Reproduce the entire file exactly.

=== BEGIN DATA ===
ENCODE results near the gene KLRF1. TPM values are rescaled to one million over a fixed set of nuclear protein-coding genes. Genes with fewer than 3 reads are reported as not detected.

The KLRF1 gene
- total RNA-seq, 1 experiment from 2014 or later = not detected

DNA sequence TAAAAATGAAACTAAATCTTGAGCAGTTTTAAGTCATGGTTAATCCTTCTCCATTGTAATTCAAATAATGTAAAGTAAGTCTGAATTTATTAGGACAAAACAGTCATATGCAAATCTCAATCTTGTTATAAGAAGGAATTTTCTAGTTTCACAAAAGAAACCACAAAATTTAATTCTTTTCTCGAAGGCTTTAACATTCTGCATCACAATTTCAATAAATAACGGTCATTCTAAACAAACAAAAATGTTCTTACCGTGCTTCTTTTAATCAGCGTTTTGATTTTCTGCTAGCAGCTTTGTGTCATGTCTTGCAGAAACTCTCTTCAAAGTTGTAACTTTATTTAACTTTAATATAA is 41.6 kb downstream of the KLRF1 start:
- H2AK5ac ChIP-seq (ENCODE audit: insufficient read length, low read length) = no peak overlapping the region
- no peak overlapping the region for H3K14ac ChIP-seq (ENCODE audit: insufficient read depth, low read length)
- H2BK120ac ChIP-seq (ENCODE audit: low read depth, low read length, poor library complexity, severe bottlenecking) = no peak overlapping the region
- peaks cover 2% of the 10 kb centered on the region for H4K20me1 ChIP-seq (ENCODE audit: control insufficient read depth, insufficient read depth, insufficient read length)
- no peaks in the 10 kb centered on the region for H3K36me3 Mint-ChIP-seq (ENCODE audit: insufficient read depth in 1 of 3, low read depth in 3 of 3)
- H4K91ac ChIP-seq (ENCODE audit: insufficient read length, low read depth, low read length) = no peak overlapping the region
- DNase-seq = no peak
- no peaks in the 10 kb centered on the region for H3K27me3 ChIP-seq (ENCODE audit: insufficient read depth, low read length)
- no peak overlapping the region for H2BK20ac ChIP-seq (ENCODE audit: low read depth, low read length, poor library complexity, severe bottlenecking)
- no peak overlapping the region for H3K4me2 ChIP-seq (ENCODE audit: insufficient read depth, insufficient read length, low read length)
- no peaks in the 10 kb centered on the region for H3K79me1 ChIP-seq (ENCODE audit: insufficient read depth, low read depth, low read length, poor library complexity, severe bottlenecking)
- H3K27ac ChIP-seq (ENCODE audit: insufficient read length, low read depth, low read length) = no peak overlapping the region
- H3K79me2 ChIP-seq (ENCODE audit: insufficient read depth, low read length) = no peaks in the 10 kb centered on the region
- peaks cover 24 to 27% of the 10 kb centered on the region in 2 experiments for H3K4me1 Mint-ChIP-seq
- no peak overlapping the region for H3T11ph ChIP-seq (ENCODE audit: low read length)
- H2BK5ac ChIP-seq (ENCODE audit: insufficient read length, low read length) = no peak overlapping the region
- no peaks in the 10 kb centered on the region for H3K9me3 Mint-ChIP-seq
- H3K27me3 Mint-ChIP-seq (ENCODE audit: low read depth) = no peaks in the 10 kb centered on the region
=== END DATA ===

ENCODE results near the gene KLRF1. TPM values are rescaled to one million over a fixed set of nuclear protein-coding genes. Genes with fewer than 3 reads are reported as not detected.

The KLRF1 gene
- total RNA-seq, 1 experiment from 2014 or later = not detected

DNA sequence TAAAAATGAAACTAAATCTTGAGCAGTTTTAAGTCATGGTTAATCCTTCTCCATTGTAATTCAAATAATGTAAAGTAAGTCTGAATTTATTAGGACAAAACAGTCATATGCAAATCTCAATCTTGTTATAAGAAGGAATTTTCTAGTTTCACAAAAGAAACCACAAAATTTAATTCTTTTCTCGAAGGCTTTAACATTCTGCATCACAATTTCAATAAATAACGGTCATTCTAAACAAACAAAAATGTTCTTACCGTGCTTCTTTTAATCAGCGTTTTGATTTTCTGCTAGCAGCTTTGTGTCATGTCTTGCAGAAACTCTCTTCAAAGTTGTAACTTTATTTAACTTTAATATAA is 41.6 kb downstream of the KLRF1 start:
- H2AK5ac ChIP-seq (ENCODE audit: insufficient read length, low read length) = no peak overlapping the region
- no peak overlapping the region for H3K14ac ChIP-seq (ENCODE audit: insufficient read depth, low read length)
- H2BK120ac ChIP-seq (ENCODE audit: low read depth, low read length, poor library complexity, severe bottlenecking) = no peak overlapping the region
- peaks cover 2% of the 10 kb centered on the region for H4K20me1 ChIP-seq (ENCODE audit: control insufficient read depth, insufficient read depth, insufficient read length)
- no peaks in the 10 kb centered on the region for H3K36me3 Mint-ChIP-seq (ENCODE audit: insufficient read depth in 1 of 3, low read depth in 3 of 3)
- H4K91ac ChIP-seq (ENCODE audit: insufficient read length, low read depth, low read length) = no peak overlapping the region
- DNase-seq = no peak
- no peaks in the 10 kb centered on the region for H3K27me3 ChIP-seq (ENCODE audit: insufficient read depth, low read length)
- no peak overlapping the region for H2BK20ac ChIP-seq (ENCODE audit: low read depth, low read length, poor library complexity, severe bottlenecking)
- no peak overlapping the region for H3K4me2 ChIP-seq (ENCODE audit: insufficient read depth, insufficient read length, low read length)
- no peaks in the 10 kb centered on the region for H3K79me1 ChIP-seq (ENCODE audit: insufficient read depth, low read depth, low read length, poor library complexity, severe bottlenecking)
- H3K27ac ChIP-seq (ENCODE audit: insufficient read length, low read depth, low read length) = no peak overlapping the region
- H3K79me2 ChIP-seq (ENCODE audit: insufficient read depth, low read length) = no peaks in the 10 kb centered on the region
- peaks cover 24 to 27% of the 10 kb centered on the region in 2 experiments for H3K4me1 Mint-ChIP-seq
- no peak overlapping the region for H3T11ph ChIP-seq (ENCODE audit: low read length)
- H2BK5ac ChIP-seq (ENCODE audit: insufficient read length, low read length) = no peak overlapping the region
- no peaks in the 10 kb centered on the region for H3K9me3 Mint-ChIP-seq
- H3K27me3 Mint-ChIP-seq (ENCODE audit: low read depth) = no peaks in the 10 kb centered on the region